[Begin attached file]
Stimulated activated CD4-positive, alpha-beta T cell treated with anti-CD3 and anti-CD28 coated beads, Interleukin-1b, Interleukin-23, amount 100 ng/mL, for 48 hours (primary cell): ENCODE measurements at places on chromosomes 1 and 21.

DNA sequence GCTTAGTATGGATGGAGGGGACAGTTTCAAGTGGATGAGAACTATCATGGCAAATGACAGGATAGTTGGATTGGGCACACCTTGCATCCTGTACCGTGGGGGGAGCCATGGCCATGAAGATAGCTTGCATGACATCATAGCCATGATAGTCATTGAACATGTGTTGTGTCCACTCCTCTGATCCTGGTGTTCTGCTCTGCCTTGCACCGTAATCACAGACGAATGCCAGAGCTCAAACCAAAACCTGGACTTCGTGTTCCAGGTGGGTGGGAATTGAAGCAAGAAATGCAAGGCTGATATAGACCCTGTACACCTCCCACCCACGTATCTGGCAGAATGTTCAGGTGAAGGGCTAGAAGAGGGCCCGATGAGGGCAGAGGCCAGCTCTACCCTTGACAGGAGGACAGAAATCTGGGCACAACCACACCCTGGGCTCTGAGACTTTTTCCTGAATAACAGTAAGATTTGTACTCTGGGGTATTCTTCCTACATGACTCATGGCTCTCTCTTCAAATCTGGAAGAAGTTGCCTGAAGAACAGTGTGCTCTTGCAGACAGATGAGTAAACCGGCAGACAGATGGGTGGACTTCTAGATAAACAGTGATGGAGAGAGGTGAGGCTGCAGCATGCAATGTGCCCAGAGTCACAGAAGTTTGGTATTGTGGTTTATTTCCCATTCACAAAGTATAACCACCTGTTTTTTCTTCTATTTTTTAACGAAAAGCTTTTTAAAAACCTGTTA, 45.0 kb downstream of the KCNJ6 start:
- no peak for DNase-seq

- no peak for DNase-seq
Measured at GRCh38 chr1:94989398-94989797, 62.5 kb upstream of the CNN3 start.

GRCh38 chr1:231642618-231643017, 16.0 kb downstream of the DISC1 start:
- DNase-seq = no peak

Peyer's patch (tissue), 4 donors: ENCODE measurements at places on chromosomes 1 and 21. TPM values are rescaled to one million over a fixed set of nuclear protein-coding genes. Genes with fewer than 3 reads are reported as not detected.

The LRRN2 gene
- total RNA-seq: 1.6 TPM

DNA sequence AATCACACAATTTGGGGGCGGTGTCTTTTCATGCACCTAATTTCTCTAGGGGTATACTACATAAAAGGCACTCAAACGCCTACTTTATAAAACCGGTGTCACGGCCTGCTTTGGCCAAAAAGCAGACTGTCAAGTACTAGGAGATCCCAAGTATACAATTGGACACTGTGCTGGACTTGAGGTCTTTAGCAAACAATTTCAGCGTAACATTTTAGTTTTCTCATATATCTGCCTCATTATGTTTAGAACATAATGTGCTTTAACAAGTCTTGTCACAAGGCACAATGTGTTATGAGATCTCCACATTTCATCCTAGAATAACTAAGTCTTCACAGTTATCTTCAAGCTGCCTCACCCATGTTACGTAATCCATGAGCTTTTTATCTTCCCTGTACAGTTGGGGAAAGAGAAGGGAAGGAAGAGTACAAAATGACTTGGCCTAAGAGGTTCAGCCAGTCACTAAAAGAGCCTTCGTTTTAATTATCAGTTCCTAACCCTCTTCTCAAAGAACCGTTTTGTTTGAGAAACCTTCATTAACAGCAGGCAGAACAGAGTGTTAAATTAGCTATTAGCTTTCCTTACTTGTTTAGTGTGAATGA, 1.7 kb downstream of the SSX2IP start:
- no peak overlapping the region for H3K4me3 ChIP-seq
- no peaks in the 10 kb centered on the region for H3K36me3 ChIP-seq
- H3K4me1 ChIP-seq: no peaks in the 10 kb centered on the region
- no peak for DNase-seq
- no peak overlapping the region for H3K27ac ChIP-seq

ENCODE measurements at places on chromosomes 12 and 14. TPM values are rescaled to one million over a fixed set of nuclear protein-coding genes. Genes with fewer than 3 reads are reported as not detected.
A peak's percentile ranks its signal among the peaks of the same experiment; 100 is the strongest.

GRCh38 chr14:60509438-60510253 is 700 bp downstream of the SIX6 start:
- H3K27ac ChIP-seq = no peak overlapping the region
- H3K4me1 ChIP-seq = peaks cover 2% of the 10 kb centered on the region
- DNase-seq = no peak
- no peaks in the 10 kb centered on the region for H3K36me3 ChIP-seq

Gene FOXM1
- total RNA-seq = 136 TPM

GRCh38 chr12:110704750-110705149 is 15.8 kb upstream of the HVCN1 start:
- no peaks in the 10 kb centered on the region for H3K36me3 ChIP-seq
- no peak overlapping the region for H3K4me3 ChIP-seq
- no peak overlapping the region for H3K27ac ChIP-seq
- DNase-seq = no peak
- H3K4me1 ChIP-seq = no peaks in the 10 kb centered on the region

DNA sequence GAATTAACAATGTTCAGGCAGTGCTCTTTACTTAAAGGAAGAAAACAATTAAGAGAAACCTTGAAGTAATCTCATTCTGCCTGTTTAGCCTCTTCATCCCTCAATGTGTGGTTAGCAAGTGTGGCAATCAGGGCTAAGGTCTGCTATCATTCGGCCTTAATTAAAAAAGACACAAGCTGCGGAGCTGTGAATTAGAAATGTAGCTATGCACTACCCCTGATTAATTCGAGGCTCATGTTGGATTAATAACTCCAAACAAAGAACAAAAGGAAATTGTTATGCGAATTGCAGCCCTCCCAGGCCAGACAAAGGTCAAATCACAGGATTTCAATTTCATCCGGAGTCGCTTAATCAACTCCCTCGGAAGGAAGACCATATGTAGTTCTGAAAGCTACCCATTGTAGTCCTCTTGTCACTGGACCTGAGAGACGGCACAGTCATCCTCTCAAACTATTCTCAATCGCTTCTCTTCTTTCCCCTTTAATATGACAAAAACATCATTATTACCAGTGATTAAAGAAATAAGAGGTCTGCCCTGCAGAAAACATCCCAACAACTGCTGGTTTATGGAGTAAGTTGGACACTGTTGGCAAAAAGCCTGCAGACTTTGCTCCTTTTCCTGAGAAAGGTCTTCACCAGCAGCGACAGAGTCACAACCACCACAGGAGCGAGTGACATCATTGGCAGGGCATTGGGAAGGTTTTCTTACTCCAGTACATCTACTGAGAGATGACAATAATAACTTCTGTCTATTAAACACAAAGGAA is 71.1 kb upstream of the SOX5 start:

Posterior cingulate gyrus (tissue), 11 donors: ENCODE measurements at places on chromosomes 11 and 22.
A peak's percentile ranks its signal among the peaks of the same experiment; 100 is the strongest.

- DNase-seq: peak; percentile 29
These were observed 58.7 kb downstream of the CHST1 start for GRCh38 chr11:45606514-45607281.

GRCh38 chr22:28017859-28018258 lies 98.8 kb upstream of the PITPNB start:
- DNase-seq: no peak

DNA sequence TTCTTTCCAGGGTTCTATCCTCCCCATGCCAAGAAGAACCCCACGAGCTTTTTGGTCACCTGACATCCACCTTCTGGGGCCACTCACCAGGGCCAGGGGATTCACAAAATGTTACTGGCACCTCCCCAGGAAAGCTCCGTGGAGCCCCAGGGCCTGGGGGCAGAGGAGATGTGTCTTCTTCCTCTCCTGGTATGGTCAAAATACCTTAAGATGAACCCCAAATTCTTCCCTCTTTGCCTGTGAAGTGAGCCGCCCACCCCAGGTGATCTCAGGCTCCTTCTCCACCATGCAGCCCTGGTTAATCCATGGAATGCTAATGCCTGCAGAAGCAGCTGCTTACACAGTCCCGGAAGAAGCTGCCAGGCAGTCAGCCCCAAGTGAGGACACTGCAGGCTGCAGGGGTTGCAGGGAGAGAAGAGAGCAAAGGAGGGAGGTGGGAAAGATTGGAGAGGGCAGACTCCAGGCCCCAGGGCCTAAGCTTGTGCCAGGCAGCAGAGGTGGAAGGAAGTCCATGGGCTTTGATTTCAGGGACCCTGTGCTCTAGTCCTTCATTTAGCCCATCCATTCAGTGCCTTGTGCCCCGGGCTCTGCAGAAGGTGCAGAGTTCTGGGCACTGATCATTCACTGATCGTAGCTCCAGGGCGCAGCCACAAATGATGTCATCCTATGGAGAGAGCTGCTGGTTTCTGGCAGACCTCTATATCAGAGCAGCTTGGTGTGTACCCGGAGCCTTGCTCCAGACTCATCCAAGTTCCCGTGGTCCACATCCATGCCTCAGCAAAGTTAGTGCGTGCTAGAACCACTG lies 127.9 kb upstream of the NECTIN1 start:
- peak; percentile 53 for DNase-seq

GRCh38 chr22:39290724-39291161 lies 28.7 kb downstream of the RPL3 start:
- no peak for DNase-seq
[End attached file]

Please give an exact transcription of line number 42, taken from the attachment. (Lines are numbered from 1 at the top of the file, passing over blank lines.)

- no peak for DNase-seq